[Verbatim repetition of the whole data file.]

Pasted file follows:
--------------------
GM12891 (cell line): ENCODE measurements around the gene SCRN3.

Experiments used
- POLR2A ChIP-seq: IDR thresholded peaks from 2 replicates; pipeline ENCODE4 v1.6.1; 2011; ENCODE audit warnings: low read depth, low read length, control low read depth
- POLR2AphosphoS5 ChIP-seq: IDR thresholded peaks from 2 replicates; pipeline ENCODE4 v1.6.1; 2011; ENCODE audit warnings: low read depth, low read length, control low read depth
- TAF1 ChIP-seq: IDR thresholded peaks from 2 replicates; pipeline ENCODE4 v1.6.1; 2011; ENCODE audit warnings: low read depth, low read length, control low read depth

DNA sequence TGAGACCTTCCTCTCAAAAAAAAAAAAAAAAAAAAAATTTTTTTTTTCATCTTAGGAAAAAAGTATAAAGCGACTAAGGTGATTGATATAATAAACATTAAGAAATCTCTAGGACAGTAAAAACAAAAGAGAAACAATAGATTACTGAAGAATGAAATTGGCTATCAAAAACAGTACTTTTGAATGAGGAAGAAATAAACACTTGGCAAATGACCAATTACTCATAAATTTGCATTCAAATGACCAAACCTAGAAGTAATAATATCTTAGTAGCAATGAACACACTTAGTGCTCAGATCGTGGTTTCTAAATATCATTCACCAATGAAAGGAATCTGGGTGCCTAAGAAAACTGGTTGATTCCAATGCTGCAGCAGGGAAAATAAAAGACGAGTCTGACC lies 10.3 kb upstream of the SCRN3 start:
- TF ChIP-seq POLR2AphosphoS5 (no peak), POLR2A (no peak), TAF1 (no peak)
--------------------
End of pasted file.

GM12891 (cell line): ENCODE measurements around the gene SCRN3.

Experiments used
- POLR2A ChIP-seq: IDR thresholded peaks from 2 replicates; pipeline ENCODE4 v1.6.1; 2011; ENCODE audit warnings: low read depth, low read length, control low read depth
- POLR2AphosphoS5 ChIP-seq: IDR thresholded peaks from 2 replicates; pipeline ENCODE4 v1.6.1; 2011; ENCODE audit warnings: low read depth, low read length, control low read depth
- TAF1 ChIP-seq: IDR thresholded peaks from 2 replicates; pipeline ENCODE4 v1.6.1; 2011; ENCODE audit warnings: low read depth, low read length, control low read depth

DNA sequence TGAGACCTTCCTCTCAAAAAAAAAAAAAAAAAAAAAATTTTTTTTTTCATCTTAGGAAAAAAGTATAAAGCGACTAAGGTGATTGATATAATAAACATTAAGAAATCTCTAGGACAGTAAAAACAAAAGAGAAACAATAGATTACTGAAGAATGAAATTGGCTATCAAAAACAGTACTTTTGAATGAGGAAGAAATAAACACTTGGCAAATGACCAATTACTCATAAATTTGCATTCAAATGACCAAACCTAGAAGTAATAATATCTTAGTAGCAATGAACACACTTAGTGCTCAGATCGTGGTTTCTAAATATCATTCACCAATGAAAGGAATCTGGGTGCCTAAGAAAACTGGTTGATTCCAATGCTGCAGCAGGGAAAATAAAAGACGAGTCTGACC lies 10.3 kb upstream of the SCRN3 start:
- TF ChIP-seq POLR2AphosphoS5 (no peak), POLR2A (no peak), TAF1 (no peak)